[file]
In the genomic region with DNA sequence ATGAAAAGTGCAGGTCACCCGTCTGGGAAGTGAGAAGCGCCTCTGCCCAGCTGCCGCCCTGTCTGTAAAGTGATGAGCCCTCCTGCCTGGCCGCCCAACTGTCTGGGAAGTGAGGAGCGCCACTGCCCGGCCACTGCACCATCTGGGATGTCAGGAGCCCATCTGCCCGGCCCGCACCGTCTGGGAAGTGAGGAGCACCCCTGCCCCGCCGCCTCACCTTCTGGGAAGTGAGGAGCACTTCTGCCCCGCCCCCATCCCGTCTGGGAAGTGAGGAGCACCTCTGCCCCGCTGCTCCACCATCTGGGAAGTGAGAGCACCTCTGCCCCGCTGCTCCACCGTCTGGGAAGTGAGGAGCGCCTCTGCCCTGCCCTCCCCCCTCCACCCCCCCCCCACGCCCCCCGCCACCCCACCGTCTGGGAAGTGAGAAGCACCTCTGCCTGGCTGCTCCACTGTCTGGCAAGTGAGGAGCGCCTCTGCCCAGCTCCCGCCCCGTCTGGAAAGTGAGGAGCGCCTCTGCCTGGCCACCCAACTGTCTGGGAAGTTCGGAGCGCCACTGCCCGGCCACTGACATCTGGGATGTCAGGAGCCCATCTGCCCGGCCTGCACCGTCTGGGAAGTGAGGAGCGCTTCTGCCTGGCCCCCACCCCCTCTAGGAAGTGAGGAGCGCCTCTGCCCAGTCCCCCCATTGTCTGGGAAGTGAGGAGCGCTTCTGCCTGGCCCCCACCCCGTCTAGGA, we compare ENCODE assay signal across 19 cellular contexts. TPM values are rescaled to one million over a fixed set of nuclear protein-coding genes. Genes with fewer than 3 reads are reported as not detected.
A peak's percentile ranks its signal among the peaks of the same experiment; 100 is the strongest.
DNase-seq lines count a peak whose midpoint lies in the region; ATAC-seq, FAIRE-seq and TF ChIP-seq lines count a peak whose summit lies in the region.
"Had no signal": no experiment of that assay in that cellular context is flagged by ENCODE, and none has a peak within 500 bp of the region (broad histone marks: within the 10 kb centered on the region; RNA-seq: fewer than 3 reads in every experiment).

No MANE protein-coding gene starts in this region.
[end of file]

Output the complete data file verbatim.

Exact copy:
In the genomic region with DNA sequence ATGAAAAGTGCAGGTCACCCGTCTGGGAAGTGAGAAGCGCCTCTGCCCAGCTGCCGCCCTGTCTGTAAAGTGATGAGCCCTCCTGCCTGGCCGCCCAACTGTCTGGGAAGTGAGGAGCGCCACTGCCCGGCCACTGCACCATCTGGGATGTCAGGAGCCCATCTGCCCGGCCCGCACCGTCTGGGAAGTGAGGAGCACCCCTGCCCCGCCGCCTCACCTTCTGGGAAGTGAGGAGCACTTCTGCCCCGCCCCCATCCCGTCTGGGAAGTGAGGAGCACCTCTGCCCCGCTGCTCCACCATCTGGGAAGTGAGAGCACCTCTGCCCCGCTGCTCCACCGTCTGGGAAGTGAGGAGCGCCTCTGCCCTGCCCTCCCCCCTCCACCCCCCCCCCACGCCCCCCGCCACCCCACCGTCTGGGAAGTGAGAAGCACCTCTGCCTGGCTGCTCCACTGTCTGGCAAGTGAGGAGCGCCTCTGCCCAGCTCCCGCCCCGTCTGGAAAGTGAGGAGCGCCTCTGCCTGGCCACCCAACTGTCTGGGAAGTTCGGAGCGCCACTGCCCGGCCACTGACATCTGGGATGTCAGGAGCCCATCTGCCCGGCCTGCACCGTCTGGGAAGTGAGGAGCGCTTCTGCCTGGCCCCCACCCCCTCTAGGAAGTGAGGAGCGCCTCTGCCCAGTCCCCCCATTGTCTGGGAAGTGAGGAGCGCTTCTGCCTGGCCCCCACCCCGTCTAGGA, we compare ENCODE assay signal across 19 cellular contexts. TPM values are rescaled to one million over a fixed set of nuclear protein-coding genes. Genes with fewer than 3 reads are reported as not detected.
A peak's percentile ranks its signal among the peaks of the same experiment; 100 is the strongest.
DNase-seq lines count a peak whose midpoint lies in the region; ATAC-seq, FAIRE-seq and TF ChIP-seq lines count a peak whose summit lies in the region.
"Had no signal": no experiment of that assay in that cellular context is flagged by ENCODE, and none has a peak within 500 bp of the region (broad histone marks: within the 10 kb centered on the region; RNA-seq: fewer than 3 reads in every experiment).

No MANE protein-coding gene starts in this region.